A little while ago, I was complaining about the proposed JSON extensions to JavaScript 2.0 (Keep JSON out of JavaScript). At that time, Garrett challenged me to come up with a better way of doing it. He was right, it’s pointless to complain about something without suggesting a solution. Since that time, I’ve been formulating a new way of dealing with JSON in JavaScript, and I’m proud to share that with you now.

I’ve patterned this after my favorite extension to JavaScript, ECMAScript for XML. Without writing up a complete specification (which I am in the process of doing), here’s the basics:

  • The addition of two new global types: JSON and JSONList. JSON represents a JSON object while JSONList represents a JSON array.
  • Both types have a toJSONString() method that correctly encodes an object into a JSON string. The default toString() method is available but returns a string representation of the object (not a JSON string). This follows the convention set forth in E4X.
  • The [[Put]] method is overridden in both types such that it will only accept values of type JSON, JSONList, Date, boolean, string, number, or null. Any other data types cause an error to be thrown.
  • The JSON constructor allows an object to be passed in that has initial properties to add; the JSONList constructor allows an array to be passed in with items to add.
  • The typeof operator should return “json” when used on a value of type JSON or JSONList.
  • JSON strings are parsed via JSON.parse(), throwing syntax errors if they are found.

This description, while interesting, is less riveting than having code to play with. So, I’ve implemented as much as I could in a library called JSONLib. I’m going to call this version 0.1 alpha – this is an experimental implementation that is not intended for use in production environments. If there’s enough interest, I’ll update it, make it more bullet-proof, and create a compressed version for distribution. Right now, though, it’s just a proof of concept.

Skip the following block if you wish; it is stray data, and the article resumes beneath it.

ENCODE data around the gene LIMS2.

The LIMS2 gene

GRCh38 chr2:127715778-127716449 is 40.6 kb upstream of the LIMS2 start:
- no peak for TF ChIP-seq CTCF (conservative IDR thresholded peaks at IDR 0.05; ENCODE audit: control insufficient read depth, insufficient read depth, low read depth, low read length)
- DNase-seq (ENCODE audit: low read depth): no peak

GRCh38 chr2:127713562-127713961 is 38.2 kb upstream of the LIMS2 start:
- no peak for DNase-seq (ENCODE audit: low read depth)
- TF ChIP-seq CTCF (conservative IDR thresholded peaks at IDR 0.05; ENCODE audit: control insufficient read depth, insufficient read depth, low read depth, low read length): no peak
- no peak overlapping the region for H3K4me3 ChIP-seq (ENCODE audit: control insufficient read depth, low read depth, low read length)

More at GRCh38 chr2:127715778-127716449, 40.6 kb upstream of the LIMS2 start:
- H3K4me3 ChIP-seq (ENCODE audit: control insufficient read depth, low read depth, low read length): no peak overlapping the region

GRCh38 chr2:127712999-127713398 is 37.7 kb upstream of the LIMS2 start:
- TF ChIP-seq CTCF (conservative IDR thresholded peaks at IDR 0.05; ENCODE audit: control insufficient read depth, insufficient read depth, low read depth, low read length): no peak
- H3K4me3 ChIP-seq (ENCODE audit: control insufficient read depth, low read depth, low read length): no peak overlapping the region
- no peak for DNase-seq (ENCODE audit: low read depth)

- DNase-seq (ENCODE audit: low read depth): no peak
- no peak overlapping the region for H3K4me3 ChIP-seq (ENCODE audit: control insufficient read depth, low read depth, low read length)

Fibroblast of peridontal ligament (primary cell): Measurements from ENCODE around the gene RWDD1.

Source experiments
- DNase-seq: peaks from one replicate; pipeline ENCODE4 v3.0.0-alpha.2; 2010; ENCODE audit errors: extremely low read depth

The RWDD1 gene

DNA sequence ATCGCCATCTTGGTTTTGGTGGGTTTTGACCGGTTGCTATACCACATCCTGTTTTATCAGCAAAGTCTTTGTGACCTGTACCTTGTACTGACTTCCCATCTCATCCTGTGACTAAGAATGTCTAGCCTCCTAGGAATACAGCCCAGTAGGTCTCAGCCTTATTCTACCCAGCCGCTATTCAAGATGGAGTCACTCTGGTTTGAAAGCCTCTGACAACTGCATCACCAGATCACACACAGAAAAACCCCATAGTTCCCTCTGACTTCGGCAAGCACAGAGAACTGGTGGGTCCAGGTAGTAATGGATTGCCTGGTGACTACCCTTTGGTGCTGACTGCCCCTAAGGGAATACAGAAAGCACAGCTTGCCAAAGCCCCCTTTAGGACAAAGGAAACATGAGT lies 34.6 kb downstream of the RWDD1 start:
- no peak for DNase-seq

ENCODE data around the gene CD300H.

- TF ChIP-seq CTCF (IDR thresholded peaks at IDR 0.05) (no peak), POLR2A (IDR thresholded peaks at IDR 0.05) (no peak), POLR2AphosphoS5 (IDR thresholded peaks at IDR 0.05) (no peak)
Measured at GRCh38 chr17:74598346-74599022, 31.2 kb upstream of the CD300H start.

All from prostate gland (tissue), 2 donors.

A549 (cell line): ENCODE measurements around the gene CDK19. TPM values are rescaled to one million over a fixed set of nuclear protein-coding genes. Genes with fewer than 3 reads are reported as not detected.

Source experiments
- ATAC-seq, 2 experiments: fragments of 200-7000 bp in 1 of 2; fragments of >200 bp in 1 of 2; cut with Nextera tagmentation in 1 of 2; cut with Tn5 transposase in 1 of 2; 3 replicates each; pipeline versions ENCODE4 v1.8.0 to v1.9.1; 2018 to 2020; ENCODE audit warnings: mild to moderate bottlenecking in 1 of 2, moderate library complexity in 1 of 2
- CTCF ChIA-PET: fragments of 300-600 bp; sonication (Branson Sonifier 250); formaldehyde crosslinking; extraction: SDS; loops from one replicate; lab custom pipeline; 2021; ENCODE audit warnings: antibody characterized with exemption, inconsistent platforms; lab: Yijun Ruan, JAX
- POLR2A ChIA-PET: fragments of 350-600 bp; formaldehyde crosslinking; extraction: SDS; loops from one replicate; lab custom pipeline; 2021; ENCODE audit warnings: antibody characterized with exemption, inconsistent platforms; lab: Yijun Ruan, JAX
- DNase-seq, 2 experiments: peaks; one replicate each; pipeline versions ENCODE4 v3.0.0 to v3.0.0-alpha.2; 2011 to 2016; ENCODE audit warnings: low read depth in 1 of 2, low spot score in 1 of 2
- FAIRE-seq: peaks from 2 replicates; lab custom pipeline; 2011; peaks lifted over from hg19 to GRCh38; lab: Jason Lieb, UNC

Since you cannot override [[Put]] or [[Get]] from JavaScript, I’ve had to include put() and get() methods on both JSON and JSONList. It’s a little bit annoying, but ultimately works. Here’s a few example use cases:

var obj = JSON.parse("{"name":"Nicholas","age":29}");

var json = new JSON();
json.put("name", "Nicholas");
json.put("age", 29);
var name = json.get("name");
var str = json.toJSONString();

var list = new JSONList();
list.put(0, "blah");
list.push(25);
list.push(true);
var val = list.get(1);
var len = list.getLength();
var str = list.toJSONString();

var json = new JSON({name:"Nicholas"});
var name = json.get("name");

var list = new JSONList([1, 2, 3, 4]);
var val = list.get(2);
list.push(function(){}); //throws error

A word of warning: this takes a little getting used to. It is slightly more verbose than the current methods for using JSON in JavaScript, however, I believe this solution keeps JSON out of the core of JavaScript and maintains useful access to JSON parsing and serialization. The key to understanding this approach is that JSON and JSONList are purely data storage objects without any additional functionality. They have one job and they do it well. Make sure you only use put() or other methods to add values to the objects instead of just assigning new properties.

As this is experimental, I’ve included no documentation or examples. I have included a page filled with unit tests that ensure proper behavior in browsers. Before trying to use the library, please run the tests to ensure that it will work in your browser. If it doesn’t, let me know the results and I’ll try to fix the bugs. The source code is completely commented, so it should be easy to follow.

Some disclaimers and various notes: the parsing functionality is based on Douglas Crockford’s original JSON parser written in JavaScript. As such, it is slower than using eval(). I believe the tradeoff is worth it because it is also far more secure than using eval(), eliminating the possibility that code will be executed while parsing JSON. Also, there is no other JavaScript library required to make this work; it is completely standalone.

So please, go forth and experiment. See if this is something you’d like to use and let me know. Enjoy!

Disclaimer: Any viewpoints and opinions expressed in this article are those of Nicholas C. Zakas and do not, in any way, reflect those of my employer, my colleagues, Wrox Publishing, O'Reilly Publishing, or anyone else. I speak only for myself, not for them.

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